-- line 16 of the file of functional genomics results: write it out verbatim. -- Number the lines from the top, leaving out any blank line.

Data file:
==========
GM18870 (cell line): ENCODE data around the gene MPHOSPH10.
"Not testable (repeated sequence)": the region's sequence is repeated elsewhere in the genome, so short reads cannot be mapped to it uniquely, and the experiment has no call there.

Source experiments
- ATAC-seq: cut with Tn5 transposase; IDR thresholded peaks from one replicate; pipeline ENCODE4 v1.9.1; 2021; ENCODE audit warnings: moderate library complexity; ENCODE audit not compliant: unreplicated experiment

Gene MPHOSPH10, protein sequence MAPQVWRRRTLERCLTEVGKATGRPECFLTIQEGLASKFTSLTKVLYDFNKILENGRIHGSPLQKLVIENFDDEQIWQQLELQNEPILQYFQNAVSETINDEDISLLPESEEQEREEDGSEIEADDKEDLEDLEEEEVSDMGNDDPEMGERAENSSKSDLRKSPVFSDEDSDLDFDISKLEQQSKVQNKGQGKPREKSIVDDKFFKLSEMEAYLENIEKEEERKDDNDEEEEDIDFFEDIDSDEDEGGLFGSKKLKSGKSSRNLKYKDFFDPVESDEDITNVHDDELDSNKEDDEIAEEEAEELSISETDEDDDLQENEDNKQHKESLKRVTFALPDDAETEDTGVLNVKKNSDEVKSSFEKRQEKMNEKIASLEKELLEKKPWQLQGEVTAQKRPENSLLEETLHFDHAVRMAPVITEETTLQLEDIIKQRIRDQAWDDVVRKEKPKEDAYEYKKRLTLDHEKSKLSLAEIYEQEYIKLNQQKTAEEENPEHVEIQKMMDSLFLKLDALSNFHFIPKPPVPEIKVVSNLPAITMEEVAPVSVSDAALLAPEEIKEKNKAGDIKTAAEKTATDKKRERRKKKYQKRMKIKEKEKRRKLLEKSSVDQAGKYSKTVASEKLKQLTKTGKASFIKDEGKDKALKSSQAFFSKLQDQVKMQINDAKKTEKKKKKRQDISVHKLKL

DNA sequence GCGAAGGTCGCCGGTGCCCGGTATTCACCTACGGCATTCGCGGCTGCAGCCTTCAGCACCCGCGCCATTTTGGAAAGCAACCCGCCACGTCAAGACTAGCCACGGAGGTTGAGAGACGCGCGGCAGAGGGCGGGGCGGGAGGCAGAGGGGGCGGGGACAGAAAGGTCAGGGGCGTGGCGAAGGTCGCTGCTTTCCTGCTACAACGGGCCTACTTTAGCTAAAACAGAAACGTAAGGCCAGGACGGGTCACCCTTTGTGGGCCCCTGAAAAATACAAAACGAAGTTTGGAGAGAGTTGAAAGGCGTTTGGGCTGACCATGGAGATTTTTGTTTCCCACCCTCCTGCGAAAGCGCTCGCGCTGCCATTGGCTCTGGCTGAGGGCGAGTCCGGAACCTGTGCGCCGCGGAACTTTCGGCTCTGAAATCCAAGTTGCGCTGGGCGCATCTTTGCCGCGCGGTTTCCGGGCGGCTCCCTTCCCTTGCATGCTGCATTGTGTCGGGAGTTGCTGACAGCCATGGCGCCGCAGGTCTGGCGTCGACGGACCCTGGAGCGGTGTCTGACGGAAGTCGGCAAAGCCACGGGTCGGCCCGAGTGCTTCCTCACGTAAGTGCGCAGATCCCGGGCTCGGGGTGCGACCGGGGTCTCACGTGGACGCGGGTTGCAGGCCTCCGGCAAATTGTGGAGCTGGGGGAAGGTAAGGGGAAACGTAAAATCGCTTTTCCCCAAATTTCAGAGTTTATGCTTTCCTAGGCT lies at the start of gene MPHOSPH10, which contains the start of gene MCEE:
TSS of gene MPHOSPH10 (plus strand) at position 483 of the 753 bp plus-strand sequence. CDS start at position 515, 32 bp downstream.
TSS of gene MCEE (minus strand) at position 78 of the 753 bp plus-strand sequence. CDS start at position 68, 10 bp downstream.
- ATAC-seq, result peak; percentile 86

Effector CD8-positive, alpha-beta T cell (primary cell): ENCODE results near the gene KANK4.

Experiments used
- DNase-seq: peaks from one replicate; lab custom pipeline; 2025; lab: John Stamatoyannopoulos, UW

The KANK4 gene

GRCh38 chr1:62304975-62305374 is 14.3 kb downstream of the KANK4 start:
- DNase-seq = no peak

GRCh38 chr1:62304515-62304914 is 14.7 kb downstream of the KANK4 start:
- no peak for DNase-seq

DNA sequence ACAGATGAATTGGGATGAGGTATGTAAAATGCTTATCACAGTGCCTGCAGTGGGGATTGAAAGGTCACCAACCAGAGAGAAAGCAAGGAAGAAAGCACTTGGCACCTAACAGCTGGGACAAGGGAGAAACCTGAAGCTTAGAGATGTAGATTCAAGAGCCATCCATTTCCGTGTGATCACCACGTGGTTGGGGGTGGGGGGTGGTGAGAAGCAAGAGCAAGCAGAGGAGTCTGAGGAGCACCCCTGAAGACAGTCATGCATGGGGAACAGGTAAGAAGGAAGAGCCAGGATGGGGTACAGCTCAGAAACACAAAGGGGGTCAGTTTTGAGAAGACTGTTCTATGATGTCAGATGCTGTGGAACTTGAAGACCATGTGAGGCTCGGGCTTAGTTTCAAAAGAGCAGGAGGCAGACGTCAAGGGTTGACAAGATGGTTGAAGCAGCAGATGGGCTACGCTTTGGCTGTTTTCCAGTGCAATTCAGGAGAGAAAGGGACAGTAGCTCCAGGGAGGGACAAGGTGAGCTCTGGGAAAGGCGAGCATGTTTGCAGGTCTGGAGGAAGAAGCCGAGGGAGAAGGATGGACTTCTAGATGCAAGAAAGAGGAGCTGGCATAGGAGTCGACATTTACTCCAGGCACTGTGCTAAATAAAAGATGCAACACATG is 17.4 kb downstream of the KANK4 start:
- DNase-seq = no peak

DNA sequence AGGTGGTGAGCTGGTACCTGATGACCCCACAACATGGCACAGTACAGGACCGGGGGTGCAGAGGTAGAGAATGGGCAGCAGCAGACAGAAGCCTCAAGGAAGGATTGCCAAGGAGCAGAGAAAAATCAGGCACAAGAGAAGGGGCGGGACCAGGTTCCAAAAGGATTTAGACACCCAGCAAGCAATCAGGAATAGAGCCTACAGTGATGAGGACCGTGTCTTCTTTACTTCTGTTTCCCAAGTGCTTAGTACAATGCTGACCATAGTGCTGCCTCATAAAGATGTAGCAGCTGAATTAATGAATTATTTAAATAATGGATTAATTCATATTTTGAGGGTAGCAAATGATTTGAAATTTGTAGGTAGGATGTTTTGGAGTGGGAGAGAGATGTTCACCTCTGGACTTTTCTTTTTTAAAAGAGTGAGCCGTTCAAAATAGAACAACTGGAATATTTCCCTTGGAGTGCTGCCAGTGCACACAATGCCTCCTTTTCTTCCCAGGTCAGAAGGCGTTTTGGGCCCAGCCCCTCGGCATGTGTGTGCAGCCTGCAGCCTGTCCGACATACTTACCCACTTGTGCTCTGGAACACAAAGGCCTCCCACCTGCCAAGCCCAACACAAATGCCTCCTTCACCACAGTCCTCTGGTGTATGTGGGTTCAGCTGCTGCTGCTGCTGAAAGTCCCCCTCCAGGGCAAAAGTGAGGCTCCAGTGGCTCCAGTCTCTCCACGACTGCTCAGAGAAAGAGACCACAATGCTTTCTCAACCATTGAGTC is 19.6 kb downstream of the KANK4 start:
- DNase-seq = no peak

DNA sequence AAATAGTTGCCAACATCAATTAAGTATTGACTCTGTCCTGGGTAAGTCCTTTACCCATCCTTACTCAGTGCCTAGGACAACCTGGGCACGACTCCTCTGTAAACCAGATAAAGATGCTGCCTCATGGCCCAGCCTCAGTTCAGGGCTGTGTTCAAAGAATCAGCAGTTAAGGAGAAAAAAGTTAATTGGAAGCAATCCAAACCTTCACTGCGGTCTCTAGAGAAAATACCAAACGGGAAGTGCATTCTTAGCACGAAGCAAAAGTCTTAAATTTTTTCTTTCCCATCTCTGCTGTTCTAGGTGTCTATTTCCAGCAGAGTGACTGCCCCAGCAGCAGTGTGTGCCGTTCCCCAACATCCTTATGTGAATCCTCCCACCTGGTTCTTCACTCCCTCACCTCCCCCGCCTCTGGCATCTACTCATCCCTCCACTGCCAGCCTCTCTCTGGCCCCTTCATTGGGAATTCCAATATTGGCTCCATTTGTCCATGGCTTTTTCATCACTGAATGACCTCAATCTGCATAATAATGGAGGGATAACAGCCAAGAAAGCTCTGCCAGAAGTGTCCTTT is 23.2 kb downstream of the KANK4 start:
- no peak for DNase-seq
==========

GRCh38 chr1:62304515-62304914 is 14.7 kb downstream of the KANK4 start: